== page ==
The area around modern-day Chistopol is believed to have first been settled in the late 17th or early 18th century. It was first mentioned in the 18th century as the village of Chistoe Pole, which translates as 'clean field'. One theory of the reason behind the name is that the area was first settled by run-away serfs who wished to make a new life for themselves. However they were later exiled from here, but new settlers came and saw how in this abandoned areas there were ploughed fields but these were empty. Nevertheless the settlement grew quickly and in 1781 Empress Catherine the Great granted it city status and made it the centre of the Chistopol District of the Kazan Governorate. At the same time the city officially became known as Chistopol and it received a coat of arms depicting a golden gauged measuring jug.
In the 19th century Chistopol became a major centre for grain production and over half of its territory was dedicated to grain and bread production and trade. On the banks of the Kama there were special granaries, barns and flour and grain stores, as well as docks for goods, bread and passengers. During this period of economic success grand two-storey civic, residential and public buildings were built, out of both wood and brick, around the historical centre; many of which survived today. By the end of the 19th century, Chistopol was the second largest city in the Kazan Governorate after Kazan.
In 1941 during the Second World War many famous writers were evacuated to Chistopol. These included Nikalai Aseev, Anna Akhmatova, Boris Pasternak, Arseny Tarkovsky and Aleksandr Fadeev. In August 1941 the poet Marina Tsetaeva, who was evacuated to Yelabuga, briefly visited Chistopol and hoped to return there to be with the other evacuated writers. However less than a week after her visit she committed suicide in Yelabuga.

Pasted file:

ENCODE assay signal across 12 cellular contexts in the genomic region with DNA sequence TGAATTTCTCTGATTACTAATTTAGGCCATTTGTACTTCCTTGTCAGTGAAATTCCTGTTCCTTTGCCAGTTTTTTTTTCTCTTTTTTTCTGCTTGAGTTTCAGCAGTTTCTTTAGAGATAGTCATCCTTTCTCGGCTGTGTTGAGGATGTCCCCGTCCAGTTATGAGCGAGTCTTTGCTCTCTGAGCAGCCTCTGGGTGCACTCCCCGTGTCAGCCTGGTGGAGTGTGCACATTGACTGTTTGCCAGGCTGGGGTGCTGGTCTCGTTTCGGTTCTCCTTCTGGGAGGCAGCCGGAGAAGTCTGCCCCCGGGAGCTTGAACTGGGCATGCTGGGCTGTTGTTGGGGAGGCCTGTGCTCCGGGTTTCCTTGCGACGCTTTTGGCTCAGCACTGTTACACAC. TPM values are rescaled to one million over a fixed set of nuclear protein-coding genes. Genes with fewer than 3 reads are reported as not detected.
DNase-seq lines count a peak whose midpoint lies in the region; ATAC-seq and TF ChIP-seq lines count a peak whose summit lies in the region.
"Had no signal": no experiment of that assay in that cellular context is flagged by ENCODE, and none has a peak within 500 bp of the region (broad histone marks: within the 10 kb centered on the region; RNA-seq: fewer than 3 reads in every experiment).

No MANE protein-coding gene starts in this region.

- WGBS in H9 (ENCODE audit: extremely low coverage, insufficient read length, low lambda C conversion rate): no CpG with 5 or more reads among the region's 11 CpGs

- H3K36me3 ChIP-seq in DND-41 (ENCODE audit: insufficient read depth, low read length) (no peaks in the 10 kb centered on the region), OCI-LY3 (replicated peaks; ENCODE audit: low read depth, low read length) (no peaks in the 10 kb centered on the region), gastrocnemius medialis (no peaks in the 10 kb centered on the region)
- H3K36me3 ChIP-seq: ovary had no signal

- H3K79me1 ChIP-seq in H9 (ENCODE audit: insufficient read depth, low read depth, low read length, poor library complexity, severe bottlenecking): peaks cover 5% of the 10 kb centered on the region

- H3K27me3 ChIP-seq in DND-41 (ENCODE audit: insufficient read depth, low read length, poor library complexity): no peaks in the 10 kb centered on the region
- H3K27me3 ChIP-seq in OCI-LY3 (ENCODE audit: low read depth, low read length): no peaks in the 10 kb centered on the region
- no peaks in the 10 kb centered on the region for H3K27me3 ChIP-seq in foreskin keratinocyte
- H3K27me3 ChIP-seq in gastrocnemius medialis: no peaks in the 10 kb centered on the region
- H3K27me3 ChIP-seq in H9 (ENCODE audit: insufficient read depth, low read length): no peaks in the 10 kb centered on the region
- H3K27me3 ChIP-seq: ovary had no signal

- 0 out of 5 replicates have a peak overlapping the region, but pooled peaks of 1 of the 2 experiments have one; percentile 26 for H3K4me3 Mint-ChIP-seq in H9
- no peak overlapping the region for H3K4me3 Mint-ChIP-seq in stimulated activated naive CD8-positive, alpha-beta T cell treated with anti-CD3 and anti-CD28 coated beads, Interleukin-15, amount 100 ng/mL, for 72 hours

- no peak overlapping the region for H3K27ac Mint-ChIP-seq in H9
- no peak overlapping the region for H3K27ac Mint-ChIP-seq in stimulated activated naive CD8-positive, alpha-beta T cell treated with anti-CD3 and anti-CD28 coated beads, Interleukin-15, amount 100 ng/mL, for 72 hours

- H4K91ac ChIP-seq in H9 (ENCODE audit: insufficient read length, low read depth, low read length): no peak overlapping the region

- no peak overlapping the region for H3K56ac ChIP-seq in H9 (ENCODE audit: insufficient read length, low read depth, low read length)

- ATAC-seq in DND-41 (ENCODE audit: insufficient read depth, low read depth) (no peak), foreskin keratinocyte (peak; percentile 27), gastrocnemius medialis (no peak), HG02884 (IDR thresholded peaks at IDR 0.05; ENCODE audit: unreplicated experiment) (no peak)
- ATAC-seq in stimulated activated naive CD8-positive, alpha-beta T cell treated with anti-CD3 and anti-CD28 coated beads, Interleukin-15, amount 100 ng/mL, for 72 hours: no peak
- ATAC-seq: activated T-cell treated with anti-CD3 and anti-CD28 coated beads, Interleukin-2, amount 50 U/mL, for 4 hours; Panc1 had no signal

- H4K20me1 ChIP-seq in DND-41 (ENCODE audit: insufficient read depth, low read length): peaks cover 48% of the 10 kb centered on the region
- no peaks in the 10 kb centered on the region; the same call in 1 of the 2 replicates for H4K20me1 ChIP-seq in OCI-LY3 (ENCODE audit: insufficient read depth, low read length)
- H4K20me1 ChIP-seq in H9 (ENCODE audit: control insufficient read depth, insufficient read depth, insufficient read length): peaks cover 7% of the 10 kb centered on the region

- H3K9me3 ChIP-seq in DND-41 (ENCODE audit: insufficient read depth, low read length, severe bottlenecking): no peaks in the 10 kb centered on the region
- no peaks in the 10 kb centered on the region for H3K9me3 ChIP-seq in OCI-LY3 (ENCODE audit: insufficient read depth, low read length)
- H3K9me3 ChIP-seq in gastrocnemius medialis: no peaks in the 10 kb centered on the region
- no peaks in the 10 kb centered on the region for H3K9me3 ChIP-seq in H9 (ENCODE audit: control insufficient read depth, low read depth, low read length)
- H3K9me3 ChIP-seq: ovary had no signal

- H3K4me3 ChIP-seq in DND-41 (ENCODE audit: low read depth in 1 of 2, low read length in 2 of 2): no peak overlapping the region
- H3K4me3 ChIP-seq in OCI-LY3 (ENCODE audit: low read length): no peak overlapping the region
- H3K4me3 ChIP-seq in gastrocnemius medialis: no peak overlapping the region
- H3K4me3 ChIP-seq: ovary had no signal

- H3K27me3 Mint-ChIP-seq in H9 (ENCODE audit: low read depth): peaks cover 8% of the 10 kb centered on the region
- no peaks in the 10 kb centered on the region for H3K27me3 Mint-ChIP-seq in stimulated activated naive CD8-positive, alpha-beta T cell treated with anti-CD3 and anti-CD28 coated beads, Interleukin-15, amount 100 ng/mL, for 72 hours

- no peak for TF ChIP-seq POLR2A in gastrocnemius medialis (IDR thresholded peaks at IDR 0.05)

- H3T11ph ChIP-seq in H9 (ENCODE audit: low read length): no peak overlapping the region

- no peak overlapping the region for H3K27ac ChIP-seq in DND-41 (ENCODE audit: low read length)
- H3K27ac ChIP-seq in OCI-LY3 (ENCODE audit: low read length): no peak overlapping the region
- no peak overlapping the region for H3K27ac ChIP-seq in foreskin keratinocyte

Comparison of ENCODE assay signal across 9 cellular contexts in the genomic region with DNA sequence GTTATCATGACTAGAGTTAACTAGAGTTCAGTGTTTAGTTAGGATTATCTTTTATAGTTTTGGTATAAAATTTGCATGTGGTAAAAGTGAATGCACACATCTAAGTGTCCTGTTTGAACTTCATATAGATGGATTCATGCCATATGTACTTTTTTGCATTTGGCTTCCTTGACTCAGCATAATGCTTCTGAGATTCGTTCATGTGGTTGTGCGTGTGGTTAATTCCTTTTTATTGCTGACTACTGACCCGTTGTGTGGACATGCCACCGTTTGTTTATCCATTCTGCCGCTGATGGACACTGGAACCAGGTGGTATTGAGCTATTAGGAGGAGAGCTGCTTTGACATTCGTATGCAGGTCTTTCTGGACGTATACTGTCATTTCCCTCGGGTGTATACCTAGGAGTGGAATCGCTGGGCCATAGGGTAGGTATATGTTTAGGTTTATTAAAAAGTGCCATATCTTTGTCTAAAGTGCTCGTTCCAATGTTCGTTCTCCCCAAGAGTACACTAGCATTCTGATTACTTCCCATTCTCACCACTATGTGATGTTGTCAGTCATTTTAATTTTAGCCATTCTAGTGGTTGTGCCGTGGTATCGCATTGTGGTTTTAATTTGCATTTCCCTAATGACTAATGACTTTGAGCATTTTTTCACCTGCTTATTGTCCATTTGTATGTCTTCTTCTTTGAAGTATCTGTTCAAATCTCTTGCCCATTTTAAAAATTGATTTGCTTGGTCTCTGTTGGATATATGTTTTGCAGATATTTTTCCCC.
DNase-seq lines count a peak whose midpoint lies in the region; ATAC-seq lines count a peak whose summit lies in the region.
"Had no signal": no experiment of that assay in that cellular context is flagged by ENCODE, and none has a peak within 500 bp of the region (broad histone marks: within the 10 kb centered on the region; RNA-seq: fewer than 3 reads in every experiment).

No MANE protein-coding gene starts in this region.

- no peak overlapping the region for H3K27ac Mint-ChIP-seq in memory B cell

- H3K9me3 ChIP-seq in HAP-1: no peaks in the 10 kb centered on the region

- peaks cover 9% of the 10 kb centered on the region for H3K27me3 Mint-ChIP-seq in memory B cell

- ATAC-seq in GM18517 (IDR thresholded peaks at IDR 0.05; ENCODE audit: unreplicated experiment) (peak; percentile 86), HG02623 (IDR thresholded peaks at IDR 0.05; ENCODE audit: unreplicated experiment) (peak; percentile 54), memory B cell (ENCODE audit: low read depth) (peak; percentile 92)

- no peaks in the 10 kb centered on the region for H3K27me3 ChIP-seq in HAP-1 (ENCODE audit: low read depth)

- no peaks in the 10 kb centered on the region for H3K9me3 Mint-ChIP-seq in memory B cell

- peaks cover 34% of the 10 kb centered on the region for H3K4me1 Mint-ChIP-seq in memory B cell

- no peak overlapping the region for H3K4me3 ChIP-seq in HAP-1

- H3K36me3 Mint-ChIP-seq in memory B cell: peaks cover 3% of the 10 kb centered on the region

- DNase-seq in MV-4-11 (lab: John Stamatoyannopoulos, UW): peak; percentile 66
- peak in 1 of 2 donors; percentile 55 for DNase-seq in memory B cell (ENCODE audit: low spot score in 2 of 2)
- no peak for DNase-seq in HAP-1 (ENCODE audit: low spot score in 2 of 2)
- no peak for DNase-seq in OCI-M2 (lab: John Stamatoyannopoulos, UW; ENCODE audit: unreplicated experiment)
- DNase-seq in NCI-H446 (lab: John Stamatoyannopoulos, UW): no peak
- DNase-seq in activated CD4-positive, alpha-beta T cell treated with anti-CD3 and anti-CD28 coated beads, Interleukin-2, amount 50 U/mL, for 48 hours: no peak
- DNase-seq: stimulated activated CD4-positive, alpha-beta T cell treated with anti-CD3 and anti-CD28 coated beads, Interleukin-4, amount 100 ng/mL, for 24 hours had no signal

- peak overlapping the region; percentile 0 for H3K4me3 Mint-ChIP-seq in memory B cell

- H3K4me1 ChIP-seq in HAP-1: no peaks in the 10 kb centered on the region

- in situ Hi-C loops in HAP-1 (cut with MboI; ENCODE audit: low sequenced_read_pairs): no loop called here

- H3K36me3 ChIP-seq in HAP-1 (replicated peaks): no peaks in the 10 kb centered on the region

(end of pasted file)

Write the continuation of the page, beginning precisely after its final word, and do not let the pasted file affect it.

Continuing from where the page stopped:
It was not only people that were evacuated to Chistopol. In 1942 a major watch factory was transferred to Chistopol. During the war years the factory was used for military needs but returned to making civilian products immediately after the war's end. In the 1960s the factory adopted the brand name Vostok and watches under this mark became very popular among Soviet citizens. The Vostok Watch Factory went bankrupt in 2010 and was divided into several smaller entities, some of which still produce watches, but since the fall of the Soviet Union, its products have seen a decline in popularity, with new Russian businessmen seeing Western brands such as Rolex as more prestigious timepieces.
In the list of Historical Cities of Russia was revised and shorted. Whereas there were previously 478 historical cities on the old list, the new list contained only 41. Despite only being founded in the 17th or 18th century, Chistopol remained on this new list as much of its 19th century buildings and planned historical centre has remained intact. The city has therefore retained the atmosphere of a 19th century provincial merchant city, when this has been completely lost in other cities, even if they are older than Chistopol.